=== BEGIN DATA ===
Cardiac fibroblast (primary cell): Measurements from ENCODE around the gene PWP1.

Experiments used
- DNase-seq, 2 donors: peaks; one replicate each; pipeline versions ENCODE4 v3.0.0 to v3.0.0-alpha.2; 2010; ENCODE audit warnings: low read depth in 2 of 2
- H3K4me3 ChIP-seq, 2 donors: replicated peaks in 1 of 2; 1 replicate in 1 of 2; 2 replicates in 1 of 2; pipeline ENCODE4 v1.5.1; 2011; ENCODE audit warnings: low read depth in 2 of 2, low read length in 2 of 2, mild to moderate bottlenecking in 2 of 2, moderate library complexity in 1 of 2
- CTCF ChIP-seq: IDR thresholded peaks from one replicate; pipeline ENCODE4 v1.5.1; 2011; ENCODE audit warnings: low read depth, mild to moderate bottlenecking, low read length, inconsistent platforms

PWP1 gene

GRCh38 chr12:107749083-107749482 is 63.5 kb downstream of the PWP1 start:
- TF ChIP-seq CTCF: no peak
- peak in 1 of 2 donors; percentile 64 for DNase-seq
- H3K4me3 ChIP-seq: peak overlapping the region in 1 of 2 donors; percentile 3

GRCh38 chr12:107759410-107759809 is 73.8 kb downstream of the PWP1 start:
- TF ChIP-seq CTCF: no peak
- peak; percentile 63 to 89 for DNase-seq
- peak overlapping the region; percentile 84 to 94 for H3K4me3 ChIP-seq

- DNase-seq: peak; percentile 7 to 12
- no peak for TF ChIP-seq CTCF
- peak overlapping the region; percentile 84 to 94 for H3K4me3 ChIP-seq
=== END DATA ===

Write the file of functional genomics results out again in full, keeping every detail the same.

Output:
Cardiac fibroblast (primary cell): Measurements from ENCODE around the gene PWP1.

Experiments used
- DNase-seq, 2 donors: peaks; one replicate each; pipeline versions ENCODE4 v3.0.0 to v3.0.0-alpha.2; 2010; ENCODE audit warnings: low read depth in 2 of 2
- H3K4me3 ChIP-seq, 2 donors: replicated peaks in 1 of 2; 1 replicate in 1 of 2; 2 replicates in 1 of 2; pipeline ENCODE4 v1.5.1; 2011; ENCODE audit warnings: low read depth in 2 of 2, low read length in 2 of 2, mild to moderate bottlenecking in 2 of 2, moderate library complexity in 1 of 2
- CTCF ChIP-seq: IDR thresholded peaks from one replicate; pipeline ENCODE4 v1.5.1; 2011; ENCODE audit warnings: low read depth, mild to moderate bottlenecking, low read length, inconsistent platforms

PWP1 gene

GRCh38 chr12:107749083-107749482 is 63.5 kb downstream of the PWP1 start:
- TF ChIP-seq CTCF: no peak
- peak in 1 of 2 donors; percentile 64 for DNase-seq
- H3K4me3 ChIP-seq: peak overlapping the region in 1 of 2 donors; percentile 3

GRCh38 chr12:107759410-107759809 is 73.8 kb downstream of the PWP1 start:
- TF ChIP-seq CTCF: no peak
- peak; percentile 63 to 89 for DNase-seq
- peak overlapping the region; percentile 84 to 94 for H3K4me3 ChIP-seq

- DNase-seq: peak; percentile 7 to 12
- no peak for TF ChIP-seq CTCF
- peak overlapping the region; percentile 84 to 94 for H3K4me3 ChIP-seq